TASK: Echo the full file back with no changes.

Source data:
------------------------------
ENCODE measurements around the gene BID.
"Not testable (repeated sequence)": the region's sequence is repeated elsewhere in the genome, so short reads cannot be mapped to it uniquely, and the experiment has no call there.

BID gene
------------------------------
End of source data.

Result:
ENCODE measurements around the gene BID.
"Not testable (repeated sequence)": the region's sequence is repeated elsewhere in the genome, so short reads cannot be mapped to it uniquely, and the experiment has no call there.

BID gene